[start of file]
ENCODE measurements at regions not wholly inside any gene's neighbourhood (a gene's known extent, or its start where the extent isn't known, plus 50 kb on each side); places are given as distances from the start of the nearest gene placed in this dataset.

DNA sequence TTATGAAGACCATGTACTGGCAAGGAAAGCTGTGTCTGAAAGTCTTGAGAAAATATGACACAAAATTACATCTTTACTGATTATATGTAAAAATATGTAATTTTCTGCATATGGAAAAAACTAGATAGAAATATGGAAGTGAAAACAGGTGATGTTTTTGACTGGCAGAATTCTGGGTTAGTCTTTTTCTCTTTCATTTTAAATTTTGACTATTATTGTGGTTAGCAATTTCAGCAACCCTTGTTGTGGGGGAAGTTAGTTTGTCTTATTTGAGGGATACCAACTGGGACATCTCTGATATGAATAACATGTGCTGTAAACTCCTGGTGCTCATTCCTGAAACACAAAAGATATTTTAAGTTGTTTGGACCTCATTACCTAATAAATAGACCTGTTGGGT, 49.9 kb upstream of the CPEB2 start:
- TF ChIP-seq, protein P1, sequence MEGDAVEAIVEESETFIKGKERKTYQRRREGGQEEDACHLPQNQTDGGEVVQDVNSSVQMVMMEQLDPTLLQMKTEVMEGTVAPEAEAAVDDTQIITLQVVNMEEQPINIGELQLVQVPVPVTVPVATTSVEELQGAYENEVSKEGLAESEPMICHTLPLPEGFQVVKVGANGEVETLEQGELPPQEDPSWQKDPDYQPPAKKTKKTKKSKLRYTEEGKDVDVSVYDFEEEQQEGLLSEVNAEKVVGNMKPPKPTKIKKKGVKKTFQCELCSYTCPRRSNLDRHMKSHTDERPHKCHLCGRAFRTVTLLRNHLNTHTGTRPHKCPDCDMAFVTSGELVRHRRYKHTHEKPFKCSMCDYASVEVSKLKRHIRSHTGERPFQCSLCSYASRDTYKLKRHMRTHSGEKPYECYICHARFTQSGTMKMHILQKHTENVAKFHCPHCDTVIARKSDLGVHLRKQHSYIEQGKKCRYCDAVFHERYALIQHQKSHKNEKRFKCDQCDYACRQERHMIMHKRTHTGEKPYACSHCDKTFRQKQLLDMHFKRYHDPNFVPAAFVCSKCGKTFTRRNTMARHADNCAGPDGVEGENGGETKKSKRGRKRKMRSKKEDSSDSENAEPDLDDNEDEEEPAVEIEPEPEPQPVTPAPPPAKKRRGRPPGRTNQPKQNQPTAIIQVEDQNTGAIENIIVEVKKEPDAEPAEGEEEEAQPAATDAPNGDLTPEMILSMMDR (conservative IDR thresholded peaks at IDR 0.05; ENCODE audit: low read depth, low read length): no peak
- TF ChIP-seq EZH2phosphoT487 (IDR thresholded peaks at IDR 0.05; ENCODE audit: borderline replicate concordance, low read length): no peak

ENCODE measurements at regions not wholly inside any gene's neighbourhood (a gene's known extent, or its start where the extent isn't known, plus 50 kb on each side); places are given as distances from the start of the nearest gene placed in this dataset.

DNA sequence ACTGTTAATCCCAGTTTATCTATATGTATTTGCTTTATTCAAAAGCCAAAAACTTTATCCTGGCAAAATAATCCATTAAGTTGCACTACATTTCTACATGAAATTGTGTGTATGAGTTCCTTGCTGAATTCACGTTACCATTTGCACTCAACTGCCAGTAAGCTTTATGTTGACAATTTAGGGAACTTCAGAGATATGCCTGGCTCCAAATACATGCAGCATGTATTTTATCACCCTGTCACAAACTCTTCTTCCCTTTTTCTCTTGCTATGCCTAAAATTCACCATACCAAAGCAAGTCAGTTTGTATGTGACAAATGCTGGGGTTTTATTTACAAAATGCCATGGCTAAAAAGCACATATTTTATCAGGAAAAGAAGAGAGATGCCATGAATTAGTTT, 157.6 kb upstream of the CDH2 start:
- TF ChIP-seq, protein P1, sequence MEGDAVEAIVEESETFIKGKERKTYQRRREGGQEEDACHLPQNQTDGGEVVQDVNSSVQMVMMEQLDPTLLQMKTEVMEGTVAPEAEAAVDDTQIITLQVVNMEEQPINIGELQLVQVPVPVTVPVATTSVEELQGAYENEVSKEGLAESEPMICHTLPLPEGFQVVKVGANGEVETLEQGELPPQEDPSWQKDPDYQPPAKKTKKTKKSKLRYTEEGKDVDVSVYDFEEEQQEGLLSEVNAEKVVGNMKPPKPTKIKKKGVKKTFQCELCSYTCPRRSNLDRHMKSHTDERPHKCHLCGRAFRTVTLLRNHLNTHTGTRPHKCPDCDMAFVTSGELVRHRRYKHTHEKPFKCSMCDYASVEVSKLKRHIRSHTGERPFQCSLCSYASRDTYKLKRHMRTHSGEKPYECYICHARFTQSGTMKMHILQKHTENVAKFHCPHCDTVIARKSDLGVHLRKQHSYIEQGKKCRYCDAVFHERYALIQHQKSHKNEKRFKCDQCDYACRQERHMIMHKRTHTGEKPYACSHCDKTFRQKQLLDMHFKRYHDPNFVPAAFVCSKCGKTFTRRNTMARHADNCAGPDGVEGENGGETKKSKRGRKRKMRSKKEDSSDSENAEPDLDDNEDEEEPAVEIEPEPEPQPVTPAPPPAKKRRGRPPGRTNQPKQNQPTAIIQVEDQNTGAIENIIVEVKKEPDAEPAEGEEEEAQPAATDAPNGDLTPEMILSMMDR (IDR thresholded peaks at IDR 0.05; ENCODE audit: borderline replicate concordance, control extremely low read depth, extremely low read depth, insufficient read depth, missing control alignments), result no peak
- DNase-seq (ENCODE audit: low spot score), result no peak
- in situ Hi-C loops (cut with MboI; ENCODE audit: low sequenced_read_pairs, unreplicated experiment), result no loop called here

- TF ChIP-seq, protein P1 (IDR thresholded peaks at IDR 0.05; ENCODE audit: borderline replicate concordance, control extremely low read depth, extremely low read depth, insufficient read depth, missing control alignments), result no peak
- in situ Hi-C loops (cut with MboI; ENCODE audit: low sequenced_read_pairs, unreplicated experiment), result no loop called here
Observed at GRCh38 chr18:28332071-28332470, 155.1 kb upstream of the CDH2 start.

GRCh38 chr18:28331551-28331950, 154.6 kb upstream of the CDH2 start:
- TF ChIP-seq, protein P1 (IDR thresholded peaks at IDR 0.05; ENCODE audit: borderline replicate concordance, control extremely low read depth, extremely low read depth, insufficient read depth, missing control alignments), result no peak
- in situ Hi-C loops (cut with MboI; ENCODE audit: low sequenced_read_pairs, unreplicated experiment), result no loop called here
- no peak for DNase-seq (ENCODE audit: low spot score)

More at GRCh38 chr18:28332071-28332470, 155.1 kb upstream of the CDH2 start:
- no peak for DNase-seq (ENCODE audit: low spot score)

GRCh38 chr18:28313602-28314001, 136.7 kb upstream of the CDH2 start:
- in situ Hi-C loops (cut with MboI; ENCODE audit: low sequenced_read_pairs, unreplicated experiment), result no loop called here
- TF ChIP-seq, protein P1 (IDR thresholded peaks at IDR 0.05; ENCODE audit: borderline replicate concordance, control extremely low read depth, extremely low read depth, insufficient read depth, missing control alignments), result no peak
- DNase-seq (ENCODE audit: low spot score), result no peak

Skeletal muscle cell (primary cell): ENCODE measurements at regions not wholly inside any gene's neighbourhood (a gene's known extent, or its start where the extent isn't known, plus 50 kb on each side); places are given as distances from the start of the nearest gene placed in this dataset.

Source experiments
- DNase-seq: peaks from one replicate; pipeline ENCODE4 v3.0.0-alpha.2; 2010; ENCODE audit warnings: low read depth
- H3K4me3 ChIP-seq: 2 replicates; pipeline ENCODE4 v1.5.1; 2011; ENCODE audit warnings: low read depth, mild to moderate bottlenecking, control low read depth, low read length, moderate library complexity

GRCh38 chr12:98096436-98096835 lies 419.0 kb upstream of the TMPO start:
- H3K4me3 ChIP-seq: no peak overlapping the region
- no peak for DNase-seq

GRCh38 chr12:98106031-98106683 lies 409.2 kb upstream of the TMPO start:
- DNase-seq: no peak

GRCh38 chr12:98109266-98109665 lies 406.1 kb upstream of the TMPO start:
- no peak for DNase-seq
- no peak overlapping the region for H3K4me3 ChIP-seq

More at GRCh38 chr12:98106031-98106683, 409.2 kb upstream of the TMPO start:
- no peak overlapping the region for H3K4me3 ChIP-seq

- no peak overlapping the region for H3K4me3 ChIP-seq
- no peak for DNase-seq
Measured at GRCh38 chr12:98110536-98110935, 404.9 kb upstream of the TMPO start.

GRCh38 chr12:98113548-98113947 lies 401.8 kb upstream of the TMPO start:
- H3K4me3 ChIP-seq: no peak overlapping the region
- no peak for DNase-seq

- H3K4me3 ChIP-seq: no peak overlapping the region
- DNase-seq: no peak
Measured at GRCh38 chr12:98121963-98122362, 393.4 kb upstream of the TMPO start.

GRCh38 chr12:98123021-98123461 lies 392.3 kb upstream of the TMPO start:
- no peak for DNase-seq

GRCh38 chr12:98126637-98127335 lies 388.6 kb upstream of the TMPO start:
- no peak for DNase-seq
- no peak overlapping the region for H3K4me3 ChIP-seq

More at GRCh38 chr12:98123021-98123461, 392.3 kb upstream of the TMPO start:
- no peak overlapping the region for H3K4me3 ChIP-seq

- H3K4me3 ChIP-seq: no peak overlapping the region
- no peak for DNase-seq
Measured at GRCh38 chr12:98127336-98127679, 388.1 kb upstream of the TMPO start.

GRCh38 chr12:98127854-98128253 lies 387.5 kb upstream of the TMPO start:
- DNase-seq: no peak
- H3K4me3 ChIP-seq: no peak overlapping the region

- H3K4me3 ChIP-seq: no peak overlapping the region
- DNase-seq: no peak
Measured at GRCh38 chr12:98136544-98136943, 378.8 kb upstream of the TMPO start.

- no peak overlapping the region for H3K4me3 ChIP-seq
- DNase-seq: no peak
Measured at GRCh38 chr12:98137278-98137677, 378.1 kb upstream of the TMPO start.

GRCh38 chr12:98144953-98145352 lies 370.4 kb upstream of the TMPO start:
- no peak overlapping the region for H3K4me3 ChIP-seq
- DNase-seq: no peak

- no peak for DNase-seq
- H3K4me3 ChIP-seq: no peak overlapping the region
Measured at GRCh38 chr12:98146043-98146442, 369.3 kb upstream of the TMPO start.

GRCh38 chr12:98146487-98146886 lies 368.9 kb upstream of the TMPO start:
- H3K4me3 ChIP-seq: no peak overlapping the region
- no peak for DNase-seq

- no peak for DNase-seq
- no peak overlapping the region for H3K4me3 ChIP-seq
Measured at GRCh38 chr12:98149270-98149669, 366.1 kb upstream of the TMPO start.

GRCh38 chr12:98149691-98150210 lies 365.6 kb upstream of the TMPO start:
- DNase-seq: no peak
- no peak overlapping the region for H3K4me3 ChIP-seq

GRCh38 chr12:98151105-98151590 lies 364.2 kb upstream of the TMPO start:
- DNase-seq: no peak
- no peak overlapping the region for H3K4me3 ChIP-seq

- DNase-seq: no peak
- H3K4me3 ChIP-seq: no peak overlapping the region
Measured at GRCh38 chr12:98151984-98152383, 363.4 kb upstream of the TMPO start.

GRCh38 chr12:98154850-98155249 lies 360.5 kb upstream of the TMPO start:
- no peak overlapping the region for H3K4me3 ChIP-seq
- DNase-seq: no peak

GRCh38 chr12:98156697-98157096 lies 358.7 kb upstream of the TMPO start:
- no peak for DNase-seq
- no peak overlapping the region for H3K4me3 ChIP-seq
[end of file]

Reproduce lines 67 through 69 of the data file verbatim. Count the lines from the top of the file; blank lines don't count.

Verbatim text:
- DNase-seq: no peak

- no peak for DNase-seq
- H3K4me3 ChIP-seq: no peak overlapping the region